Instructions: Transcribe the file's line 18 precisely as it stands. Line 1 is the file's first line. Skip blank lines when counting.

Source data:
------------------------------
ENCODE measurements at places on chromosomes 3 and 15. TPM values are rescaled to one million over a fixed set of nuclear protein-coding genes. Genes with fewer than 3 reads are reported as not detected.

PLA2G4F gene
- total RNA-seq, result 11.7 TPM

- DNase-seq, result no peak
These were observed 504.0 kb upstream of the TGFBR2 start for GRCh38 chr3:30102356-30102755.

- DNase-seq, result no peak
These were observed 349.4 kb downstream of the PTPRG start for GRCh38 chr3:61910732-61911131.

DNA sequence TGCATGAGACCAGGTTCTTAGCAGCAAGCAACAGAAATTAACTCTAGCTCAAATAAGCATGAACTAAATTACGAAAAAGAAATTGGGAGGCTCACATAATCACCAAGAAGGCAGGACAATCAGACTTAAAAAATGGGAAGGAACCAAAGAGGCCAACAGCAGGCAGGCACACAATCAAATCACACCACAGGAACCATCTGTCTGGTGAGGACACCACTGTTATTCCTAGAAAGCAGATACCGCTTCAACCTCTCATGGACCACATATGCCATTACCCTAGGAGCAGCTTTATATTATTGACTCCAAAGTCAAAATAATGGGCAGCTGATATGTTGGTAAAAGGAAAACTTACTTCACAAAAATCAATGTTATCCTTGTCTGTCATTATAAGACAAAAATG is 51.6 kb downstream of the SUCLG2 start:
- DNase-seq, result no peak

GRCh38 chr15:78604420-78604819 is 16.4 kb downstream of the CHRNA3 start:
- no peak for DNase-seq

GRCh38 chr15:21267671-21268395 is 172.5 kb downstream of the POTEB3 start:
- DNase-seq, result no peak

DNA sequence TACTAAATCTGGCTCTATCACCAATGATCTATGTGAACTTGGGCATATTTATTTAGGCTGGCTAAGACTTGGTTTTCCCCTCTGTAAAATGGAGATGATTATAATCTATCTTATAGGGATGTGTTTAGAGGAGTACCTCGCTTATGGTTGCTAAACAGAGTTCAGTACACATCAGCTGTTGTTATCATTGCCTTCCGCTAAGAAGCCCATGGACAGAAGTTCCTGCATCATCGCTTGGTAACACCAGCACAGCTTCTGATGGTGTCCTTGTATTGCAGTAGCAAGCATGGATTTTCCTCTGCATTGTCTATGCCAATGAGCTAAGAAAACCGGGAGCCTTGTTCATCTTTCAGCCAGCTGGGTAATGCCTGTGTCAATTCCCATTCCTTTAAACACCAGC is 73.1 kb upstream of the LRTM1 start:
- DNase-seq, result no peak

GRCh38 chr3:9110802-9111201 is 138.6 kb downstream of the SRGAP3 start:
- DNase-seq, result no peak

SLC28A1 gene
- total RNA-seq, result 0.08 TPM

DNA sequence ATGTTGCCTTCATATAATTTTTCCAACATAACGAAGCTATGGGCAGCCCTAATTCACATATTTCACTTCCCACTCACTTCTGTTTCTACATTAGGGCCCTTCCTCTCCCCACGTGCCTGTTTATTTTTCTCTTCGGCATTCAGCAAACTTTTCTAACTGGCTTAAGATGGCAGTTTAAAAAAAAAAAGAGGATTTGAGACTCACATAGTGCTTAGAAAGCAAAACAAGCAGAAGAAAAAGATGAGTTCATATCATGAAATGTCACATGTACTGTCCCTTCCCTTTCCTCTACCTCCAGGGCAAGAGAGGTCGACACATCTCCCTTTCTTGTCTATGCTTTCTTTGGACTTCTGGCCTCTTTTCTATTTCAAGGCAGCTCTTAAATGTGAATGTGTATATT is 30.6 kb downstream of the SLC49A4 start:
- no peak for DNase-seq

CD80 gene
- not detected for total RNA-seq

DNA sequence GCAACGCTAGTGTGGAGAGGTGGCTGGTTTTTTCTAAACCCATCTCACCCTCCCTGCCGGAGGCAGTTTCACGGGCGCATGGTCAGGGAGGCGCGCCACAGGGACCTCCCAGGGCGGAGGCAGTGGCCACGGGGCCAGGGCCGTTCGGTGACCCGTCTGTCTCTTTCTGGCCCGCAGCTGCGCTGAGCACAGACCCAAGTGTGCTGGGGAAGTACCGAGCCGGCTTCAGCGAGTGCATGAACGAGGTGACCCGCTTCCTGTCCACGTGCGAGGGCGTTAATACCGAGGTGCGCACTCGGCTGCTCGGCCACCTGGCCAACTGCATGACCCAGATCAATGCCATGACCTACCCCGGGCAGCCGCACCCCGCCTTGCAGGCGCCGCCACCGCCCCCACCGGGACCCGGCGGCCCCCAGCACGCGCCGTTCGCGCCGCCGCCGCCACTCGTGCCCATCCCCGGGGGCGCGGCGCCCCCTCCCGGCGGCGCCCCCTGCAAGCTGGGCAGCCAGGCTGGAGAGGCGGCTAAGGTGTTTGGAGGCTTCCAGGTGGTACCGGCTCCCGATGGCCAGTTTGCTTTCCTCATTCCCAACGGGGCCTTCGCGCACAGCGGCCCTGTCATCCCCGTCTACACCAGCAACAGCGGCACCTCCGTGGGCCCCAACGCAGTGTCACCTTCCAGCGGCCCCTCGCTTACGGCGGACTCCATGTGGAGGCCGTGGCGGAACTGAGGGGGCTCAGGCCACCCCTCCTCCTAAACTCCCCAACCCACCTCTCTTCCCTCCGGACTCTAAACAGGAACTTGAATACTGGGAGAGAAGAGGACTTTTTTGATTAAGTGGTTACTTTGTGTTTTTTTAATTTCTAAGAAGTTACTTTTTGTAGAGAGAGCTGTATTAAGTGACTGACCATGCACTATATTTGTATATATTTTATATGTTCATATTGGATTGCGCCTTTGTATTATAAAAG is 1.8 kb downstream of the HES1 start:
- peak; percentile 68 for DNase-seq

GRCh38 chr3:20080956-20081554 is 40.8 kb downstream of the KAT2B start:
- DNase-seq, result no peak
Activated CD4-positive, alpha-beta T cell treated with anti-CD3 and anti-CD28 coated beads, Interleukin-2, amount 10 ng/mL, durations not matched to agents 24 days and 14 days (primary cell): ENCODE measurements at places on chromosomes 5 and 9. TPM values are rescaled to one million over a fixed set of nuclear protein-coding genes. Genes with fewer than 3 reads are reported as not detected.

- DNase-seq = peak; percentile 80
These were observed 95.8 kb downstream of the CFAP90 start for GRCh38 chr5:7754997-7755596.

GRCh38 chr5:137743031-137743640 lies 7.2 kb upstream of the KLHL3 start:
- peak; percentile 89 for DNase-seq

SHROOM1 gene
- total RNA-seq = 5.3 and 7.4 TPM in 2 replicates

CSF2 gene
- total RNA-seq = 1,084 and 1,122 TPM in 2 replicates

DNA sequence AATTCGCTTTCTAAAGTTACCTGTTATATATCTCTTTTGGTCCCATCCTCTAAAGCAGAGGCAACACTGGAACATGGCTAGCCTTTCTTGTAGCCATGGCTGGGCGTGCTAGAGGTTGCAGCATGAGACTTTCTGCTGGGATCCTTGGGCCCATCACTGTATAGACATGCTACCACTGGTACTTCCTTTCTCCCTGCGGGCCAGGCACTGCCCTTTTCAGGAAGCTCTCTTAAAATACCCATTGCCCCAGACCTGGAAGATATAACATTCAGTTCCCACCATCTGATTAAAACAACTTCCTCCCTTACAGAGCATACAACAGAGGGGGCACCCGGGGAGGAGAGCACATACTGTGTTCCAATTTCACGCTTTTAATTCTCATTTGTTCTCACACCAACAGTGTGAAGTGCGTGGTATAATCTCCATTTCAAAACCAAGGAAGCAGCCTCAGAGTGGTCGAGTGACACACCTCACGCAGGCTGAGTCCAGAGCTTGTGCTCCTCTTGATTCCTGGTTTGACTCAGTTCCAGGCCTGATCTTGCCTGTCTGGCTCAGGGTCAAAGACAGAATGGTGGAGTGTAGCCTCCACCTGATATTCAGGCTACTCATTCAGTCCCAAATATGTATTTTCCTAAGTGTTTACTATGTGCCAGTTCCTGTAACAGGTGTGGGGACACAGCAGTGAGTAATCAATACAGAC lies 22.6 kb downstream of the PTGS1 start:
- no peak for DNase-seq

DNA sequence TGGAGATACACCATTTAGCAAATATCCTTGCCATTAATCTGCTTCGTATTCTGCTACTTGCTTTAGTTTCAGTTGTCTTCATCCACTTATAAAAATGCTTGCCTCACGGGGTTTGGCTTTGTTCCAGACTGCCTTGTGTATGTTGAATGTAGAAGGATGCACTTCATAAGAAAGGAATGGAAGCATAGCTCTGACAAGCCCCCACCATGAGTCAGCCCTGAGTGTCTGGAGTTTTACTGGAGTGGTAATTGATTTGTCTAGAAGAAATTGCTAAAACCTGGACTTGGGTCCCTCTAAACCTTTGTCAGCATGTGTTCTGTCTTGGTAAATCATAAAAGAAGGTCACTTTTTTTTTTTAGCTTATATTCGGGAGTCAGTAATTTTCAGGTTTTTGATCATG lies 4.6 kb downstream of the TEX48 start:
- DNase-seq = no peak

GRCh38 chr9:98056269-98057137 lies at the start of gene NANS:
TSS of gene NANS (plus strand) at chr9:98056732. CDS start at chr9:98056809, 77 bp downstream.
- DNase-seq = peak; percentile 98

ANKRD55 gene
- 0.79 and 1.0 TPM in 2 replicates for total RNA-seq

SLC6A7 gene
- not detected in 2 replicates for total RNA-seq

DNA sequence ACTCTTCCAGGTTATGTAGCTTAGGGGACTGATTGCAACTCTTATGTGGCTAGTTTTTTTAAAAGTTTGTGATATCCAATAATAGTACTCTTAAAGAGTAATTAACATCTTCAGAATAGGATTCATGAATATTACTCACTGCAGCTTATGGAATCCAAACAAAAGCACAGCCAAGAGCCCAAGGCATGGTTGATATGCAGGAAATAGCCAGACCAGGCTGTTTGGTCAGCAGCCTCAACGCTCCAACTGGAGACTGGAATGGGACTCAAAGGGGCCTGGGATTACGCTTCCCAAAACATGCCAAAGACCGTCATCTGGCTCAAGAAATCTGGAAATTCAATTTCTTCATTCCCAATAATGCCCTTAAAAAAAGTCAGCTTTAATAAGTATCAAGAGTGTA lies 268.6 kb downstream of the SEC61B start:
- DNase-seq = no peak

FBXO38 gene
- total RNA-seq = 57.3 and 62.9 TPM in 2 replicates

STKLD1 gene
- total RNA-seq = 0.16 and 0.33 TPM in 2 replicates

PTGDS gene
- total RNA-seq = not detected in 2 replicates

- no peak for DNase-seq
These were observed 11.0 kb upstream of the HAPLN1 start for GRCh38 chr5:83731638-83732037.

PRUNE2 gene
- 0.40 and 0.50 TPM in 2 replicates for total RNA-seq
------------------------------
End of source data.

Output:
SLC28A1 gene